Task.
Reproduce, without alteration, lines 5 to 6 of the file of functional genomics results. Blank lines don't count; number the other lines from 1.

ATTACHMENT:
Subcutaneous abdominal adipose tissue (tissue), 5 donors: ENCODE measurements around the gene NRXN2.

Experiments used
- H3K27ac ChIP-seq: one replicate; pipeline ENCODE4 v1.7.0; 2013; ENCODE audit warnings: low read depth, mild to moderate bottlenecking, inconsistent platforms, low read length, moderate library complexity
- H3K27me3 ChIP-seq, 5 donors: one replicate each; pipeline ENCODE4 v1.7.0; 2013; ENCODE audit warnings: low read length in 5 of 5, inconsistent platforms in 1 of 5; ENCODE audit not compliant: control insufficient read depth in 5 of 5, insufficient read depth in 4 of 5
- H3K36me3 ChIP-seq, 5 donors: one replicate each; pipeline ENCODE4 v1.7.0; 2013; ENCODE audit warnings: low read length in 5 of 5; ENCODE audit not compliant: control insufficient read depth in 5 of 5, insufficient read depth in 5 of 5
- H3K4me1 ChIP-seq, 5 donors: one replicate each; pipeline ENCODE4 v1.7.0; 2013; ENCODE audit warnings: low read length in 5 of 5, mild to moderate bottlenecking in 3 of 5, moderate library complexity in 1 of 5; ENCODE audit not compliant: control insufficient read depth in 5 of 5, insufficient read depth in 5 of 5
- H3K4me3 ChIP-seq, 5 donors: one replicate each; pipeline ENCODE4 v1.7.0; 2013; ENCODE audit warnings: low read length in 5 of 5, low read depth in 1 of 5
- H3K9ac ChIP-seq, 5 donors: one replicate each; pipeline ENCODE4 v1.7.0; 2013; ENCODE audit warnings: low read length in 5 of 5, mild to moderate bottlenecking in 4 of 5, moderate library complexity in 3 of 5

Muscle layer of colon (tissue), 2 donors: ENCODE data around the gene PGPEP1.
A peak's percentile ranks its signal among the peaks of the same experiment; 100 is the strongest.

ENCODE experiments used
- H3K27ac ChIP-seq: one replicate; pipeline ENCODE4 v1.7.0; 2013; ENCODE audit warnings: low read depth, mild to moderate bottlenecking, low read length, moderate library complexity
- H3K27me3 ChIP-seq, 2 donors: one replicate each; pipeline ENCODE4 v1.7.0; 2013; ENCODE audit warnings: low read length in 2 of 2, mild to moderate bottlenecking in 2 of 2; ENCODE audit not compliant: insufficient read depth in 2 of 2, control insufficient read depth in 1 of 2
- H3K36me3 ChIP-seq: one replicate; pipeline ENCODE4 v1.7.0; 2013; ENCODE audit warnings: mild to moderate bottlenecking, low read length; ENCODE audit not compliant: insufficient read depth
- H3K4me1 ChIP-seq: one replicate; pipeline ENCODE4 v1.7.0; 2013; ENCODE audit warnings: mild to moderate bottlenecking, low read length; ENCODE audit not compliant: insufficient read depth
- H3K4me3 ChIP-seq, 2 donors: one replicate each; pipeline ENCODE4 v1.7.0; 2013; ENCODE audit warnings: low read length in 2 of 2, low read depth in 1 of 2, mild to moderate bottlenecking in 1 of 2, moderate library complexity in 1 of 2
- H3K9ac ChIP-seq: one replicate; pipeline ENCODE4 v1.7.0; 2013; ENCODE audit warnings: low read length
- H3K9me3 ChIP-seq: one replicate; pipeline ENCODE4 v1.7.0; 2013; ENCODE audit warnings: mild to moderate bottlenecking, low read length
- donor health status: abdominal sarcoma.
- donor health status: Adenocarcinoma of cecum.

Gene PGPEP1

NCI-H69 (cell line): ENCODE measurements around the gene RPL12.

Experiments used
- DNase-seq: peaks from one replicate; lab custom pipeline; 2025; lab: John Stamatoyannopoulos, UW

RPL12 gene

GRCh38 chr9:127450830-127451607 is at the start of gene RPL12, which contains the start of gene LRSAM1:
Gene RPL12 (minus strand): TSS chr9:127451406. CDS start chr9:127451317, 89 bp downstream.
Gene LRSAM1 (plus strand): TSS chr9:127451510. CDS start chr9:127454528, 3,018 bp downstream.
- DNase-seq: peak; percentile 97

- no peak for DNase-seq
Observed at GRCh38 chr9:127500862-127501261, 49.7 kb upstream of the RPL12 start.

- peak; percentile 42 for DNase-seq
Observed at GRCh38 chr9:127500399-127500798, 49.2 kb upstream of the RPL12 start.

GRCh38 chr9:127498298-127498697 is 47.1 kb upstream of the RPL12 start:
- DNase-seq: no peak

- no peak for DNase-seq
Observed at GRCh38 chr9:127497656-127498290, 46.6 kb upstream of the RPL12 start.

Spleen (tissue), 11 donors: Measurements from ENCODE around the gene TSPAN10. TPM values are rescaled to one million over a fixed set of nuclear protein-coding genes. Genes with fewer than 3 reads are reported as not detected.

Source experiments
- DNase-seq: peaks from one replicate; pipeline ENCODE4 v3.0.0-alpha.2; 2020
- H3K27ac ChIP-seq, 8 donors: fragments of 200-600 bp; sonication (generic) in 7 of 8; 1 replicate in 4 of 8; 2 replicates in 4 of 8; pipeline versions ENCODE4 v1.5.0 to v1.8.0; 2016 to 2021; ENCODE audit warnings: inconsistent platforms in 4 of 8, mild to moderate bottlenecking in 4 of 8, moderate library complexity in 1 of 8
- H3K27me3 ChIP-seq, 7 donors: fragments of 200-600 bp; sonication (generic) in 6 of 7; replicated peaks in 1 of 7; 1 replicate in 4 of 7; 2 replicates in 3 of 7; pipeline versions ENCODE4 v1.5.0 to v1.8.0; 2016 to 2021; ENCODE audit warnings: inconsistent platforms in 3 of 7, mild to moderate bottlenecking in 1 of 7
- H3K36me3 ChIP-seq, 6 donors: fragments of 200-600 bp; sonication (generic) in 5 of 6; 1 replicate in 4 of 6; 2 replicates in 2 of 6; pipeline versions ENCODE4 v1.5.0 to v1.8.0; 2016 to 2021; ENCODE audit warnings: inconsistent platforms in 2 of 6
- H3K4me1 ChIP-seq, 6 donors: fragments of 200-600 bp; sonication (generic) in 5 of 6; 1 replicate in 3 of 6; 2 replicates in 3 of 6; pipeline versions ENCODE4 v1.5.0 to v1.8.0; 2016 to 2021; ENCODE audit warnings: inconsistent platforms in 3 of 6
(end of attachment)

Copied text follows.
- H3K36me3 ChIP-seq, 5 donors: one replicate each; pipeline ENCODE4 v1.7.0; 2013; ENCODE audit warnings: low read length in 5 of 5; ENCODE audit not compliant: control insufficient read depth in 5 of 5, insufficient read depth in 5 of 5
- H3K4me1 ChIP-seq, 5 donors: one replicate each; pipeline ENCODE4 v1.7.0; 2013; ENCODE audit warnings: low read length in 5 of 5, mild to moderate bottlenecking in 3 of 5, moderate library complexity in 1 of 5; ENCODE audit not compliant: control insufficient read depth in 5 of 5, insufficient read depth in 5 of 5